Polishing VenusI wear a blue plastic retainer at night. It's painful, tight on my teeth, as if my mouth has outgrown it. I don't put it in often enough, so the shape of my jaw twists and changes, until I remember how much I despised braces and consent to slip it in, and I lie awake at night, loathing the imperfection of my teeth and the ache that pulses there as my mouth readjusts to the wires and plastic that force my jaw into the correct position.More Like This
I wear glasses too ugly things, dark maroon on top, with a thin, squishy plastic wire on bottom instead of another rim. Not many people know I have them. When I was a kid, I had the rimless kind some part of me believed them to be less noticeable. I'd pop the lenses out and tell my father I slipped on the gravel at recess so I could get away with days without the slippery plastic ridge balanced on my nose, and the glances I got for being the only nine-year-old with glasses. Nowadays, I use contacts, and I slip my glasses case under my pillow
DragonsThe dragons just kept getting cuter.More Like This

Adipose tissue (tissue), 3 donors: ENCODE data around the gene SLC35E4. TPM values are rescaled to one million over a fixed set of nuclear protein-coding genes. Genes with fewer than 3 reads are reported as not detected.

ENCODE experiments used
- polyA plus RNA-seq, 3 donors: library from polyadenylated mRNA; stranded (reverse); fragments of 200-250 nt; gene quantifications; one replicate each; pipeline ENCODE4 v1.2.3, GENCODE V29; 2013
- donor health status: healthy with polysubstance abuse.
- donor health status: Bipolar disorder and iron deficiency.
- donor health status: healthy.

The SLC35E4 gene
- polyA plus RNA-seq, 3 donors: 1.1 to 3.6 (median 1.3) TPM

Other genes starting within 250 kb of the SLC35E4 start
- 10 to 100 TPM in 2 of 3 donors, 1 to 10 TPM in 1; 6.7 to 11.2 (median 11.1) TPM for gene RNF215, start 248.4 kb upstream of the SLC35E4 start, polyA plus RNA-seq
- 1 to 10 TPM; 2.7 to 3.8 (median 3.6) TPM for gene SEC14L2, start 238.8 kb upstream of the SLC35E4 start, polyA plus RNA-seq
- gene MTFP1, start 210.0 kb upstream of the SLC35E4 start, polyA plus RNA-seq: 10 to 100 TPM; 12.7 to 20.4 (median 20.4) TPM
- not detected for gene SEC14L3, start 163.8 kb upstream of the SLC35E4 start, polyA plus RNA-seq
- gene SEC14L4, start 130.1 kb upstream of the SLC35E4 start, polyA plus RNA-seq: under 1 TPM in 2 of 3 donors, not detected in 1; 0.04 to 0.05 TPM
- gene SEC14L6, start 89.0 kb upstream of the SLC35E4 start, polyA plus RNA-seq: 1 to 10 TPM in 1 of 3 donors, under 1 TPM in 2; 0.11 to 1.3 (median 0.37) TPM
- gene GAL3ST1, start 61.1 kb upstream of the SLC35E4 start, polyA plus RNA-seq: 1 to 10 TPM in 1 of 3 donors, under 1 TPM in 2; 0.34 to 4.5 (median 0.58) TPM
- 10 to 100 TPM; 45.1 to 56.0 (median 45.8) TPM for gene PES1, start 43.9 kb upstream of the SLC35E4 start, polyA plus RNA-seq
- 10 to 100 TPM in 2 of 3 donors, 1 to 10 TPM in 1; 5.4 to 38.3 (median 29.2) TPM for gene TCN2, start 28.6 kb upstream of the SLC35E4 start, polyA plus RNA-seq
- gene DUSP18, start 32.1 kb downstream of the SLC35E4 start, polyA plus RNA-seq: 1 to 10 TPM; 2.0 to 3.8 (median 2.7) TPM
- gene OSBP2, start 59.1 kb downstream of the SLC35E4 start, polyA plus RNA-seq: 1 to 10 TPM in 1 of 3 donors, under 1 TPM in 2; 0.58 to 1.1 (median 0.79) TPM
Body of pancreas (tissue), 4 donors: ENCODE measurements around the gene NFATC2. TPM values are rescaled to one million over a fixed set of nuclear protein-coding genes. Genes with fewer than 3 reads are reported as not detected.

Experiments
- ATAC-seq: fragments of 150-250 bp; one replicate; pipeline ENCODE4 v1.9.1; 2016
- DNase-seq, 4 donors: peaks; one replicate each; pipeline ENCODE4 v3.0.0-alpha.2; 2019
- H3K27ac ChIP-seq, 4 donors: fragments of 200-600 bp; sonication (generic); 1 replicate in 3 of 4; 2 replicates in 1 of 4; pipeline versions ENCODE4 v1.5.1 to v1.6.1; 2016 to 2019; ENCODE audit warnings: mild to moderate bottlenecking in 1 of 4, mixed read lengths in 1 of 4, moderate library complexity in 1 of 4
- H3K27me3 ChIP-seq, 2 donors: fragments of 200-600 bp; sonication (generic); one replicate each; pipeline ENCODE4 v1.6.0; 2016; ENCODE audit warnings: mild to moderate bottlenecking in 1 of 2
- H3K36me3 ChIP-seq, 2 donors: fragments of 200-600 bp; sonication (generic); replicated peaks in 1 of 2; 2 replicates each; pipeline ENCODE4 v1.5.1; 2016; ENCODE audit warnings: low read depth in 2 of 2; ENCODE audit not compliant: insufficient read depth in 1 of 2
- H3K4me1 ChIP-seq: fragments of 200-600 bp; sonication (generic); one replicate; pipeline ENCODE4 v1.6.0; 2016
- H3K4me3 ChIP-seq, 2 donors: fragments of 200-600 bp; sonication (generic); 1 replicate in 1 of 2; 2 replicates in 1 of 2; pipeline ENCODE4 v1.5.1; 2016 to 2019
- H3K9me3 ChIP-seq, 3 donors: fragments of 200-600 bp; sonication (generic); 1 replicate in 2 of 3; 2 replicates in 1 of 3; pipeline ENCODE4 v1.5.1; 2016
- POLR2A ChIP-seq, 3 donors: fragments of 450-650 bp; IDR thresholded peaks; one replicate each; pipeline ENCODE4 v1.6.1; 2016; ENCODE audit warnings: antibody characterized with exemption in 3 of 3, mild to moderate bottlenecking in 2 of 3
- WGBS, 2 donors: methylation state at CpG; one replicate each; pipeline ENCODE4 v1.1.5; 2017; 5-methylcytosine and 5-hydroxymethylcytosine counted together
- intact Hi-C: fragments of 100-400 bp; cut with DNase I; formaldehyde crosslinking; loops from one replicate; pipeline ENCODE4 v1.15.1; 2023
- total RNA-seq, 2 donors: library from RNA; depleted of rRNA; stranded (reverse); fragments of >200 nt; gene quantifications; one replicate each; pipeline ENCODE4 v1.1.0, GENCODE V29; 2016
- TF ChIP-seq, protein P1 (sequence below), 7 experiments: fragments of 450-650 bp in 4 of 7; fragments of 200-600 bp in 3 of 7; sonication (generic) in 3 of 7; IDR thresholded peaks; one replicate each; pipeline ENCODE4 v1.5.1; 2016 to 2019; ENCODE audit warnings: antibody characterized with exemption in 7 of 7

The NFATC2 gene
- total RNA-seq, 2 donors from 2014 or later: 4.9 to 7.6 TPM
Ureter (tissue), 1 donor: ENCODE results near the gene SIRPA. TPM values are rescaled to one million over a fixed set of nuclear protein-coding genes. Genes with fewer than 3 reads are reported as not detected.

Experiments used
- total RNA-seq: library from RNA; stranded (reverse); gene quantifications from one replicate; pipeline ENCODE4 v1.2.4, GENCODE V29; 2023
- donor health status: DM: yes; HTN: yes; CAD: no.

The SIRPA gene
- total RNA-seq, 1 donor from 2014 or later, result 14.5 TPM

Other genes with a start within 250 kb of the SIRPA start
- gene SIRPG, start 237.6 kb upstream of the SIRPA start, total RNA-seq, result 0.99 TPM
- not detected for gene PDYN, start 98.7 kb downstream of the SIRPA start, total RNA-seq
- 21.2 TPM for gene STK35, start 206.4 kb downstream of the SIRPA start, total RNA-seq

I'd meant them to be scary, with snakelike heads and pearly fangs, but as my fingers gained more practice the dragons they shaped became younger and more innocent, their wings tiny and their eyes wide. Dull spikes lined their heads and tails, not yet sharpened by age. They lay on their bellies or sat up and watched with good-natured curiosity. They were friendly. They were sweet.
They were flawed, and there were a lot of them. I experimented with color and pose, sculpting the way others would turn a stress ball. Every morning I baked the newcomers in my oven, and within a week my desk was overrun. Rows of dragons pressed against my laptop from all sides. Some I enjoyed looking at. Others were a reminder of some mistake I'd made. Putting the horns on before the eyes. Making the legs too thin so it tilted drunkenly while baking. Not realizing that some clay changes color as it solidifies.
What to do with them all? I couldn't keep them even if I'd want